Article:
Flint Water Trial Alleges Workers Treated Water Using Hole in the Floor

During a criminal trial of several civil employees from the state of Michigan over their involvement in the Flint water crisis, prosecutors have tried to show the court regulators never had an adequate handle on the region's water treatment facilities.

The special prosecutor in the case, Todd Flood, in court Monday pointed to a log book from a Flint water treatment plant showing employees administered chemicals to treat water through a hole in the floor of a building, as opposed to a pump or other more standard procedure, according to Michigan Live. The log was made in 2013.

Prosecutors have asserted that the Michigan Department of Environmental Quality (DEQ), of which four current or former employees stand trial, should have spotted issues for Flint's water plan ahead of the crisis.

Gladyes Williamson, of Flint, Michigan, holds up an empty water bottle with a note written on it during a protest on the steps of the Michigan State Capitol on April 11 in Lansing, Michigan. The state run water distribution sites are closing after officials said the water quality is meeting federal standards. This has left residents scrambling to find an alternative as many still do not feel it is safe to drink the tap water even with a filter. Brittany Greeson/GETTY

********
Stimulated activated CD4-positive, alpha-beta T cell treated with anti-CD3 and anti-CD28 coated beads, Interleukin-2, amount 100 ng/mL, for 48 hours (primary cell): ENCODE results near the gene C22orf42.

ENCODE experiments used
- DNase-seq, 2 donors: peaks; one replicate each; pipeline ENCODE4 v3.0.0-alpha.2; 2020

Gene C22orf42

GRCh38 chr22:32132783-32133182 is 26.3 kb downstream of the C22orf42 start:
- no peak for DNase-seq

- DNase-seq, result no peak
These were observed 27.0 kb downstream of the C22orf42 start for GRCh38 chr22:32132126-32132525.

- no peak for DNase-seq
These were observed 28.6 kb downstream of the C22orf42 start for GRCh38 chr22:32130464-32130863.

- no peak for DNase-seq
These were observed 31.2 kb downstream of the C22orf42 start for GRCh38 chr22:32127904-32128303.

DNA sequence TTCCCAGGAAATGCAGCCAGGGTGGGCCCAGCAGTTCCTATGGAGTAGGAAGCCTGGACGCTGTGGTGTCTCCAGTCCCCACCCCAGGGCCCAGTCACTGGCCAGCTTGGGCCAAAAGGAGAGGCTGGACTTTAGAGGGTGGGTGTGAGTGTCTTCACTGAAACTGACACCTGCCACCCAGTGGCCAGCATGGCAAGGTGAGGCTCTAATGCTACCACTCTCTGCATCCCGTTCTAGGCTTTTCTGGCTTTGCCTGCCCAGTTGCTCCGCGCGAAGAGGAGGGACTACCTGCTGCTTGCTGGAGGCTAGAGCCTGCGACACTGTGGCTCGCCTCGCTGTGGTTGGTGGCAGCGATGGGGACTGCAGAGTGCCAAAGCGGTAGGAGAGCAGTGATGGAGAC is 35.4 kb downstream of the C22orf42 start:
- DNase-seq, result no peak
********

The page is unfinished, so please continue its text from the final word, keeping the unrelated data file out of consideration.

Flint, in an attempt to save money, switched its water source from the Detroit Water and Sewerage Department to the Flint River in 2014. Residents quickly began to complain about the smell and color of the water. The new water supply, allegedly improperly treated, was corrosive and leached lead from the city's pipes–causing a widespread crisis. The DEQ has been accused of acting too slowly during the incident.

Flint eventually switched back to its old water source and has spent million correcting the original corrosion. An outbreak of Legionnaires' Disease in the region in 2014 and 2015, which resulted in several deaths, has been linked to the crisis.

Administrators from the DEQ Liane Shekter-Smith, Stephen Busch, Patrick Cook and Michael Prysby all face various criminal charges for their involvement and alleged mishandling of the crisis. Other Michigan officials are mired in their own trials for their involvement in the emergency, including Michigan Department of Health and Human Services Director Nick Lyon.

Michigan's DEQ did not immediately respond to Newsweek's request for comment.